Why do Brits wilt abroad?
Why do so few British footballers succeed on foreign fields?
About a decade ago, Johan Cruyff said that he thought it was one of the biggest questions in European football. "Why are there, over the last 40 years, only about five English players who have done well abroad. There's something going on here, something strange," mused the Dutch genius.
Johan was perhaps being unkind. I can think of a few more than five. He also came out with his statement before Beckham-mania took over Real Madrid for a few years, to bump up the number by one.
Nevertheless, he had a point, and his later admission that he meant British players rather just English made his analysis even grimmer. British players still, to this day, seem to wilt abroad, for whatever reason.
An interesting insight into what British players face when they go abroad has been provided by Darius Vassell, the former Aston Villa, Manchester City and England striker who is now at the very modest Turkish side Ankaragucu.
Vassell has started writing a blog, partly to relieve the boredom one suspects, partly to exorcise the frustrations of his new existence, which include getting thrown out of his hotel when the club failed to pay the bills. It's not the usual PR prose written by a wealthy player's acolyte. The 29-year-old is writing himself and it's heartfelt.
Nevertheless, despite his honesty and endeavour at trying to resolve the issues he faces, you suspect he will soon be back in England, no longer a candidate for Cruyff's approval.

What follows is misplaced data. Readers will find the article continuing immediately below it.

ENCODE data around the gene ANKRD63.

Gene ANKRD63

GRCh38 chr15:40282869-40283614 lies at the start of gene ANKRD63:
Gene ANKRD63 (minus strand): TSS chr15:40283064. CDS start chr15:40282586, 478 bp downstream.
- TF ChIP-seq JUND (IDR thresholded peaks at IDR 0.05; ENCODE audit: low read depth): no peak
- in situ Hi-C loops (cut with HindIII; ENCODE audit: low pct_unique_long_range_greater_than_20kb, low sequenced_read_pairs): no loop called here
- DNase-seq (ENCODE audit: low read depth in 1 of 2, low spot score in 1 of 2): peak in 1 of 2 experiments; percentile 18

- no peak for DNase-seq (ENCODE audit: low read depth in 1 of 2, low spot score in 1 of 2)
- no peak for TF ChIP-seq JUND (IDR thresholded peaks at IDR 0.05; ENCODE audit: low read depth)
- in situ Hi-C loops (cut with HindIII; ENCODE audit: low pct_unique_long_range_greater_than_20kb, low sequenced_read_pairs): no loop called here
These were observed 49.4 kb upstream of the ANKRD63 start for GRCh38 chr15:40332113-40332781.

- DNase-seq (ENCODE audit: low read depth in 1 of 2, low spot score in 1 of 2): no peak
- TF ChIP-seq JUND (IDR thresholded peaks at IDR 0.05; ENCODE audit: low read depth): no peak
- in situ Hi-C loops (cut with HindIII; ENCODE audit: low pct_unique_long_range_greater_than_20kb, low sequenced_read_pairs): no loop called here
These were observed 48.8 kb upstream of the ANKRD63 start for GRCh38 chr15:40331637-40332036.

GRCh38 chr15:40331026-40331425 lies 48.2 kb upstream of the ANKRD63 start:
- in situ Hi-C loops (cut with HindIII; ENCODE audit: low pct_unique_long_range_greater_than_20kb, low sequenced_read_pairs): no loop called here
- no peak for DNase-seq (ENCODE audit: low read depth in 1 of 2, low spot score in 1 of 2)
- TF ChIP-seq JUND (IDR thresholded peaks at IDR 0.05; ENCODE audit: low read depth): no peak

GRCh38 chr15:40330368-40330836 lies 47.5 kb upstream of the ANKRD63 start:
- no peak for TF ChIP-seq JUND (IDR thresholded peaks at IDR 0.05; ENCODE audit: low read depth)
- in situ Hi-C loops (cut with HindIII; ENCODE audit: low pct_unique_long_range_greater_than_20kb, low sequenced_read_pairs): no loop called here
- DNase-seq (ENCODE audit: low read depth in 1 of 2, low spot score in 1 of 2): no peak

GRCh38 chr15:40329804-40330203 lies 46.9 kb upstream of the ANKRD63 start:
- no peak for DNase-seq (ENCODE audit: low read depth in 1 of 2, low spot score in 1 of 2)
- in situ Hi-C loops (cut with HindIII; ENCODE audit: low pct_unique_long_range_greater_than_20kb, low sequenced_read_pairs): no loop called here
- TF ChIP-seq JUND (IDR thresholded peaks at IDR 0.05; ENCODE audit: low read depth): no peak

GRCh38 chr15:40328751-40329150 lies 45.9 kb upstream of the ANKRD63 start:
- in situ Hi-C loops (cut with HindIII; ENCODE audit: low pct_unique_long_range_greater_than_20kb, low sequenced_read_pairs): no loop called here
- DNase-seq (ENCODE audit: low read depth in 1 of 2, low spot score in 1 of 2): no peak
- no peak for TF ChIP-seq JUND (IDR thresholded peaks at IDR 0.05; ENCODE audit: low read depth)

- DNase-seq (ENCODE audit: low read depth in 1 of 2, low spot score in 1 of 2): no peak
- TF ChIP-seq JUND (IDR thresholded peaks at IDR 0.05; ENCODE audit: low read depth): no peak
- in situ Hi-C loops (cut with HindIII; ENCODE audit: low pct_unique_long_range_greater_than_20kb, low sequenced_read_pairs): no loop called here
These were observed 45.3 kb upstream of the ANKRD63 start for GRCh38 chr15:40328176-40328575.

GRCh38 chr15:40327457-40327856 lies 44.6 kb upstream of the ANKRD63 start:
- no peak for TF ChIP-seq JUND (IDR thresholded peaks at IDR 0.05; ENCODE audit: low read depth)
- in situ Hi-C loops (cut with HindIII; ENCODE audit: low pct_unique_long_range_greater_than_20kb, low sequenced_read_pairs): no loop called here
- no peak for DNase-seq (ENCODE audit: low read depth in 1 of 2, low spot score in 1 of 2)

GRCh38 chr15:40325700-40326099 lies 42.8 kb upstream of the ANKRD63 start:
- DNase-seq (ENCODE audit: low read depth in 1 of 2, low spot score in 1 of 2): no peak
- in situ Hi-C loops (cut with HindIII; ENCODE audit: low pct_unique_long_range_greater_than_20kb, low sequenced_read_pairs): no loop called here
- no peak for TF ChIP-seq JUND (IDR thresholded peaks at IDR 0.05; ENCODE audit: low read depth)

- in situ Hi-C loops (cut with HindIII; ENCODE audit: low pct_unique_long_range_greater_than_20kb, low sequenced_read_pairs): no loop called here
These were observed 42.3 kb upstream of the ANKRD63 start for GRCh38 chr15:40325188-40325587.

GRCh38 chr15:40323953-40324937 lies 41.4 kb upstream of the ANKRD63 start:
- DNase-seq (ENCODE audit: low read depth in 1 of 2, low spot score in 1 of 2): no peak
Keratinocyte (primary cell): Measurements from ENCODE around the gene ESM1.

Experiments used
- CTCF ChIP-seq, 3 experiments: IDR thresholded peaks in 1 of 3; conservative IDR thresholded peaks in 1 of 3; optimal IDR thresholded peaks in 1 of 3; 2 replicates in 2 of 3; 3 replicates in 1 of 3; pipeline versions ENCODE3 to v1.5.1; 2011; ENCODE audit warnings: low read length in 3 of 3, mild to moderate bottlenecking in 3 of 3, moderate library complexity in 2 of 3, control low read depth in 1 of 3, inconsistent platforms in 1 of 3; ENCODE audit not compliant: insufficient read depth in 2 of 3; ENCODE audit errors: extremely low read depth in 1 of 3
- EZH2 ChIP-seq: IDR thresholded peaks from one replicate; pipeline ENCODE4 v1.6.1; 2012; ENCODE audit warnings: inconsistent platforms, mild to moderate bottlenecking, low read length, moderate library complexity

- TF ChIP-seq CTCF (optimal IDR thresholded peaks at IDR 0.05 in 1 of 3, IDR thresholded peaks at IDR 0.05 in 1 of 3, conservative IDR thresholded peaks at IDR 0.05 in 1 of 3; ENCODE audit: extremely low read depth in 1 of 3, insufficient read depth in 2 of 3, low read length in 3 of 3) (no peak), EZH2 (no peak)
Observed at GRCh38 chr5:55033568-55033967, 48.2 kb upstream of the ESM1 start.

Vassell will have lasted longer than Stan Collymore, though. As Oviedo fans will need no reminding, the former Liverpool and England forward lasted just three games before deciding he could not adapt to a new way of life and a new way of playing, even though he had an English-speaking manager in Radomir Antic to help him along.
Stan Collymore in action - albeit very briefly - for Oviedo
Gary Lineker has been one of the few Brits to shine abroad. But for every Lineker there has been at least one Mark Hughes, who so obviously failed to settle at Barcelona, even when the then coach Terry Venables was playing with English-style tactics, that he was loaned to Bayern Munich after just one season.
Lineker has often expounded on the reasons for his success at Barcelona and the failure of other Brits at European clubs - and a lot of the reasons hinge on language.
"I looked at British players who went abroad and were successful," he reflected a few years ago. "They were the ones who learnt the language and adapted to the culture. Look at Tony Woodcock and Ray Wilkins. The ones that didn't tended to be home pretty quick."
However, another critical factor is the ability to adapt to the prevalent playing style. One man who made the grade, at least in the eyes of Real Madrid fans, was Steve McManaman.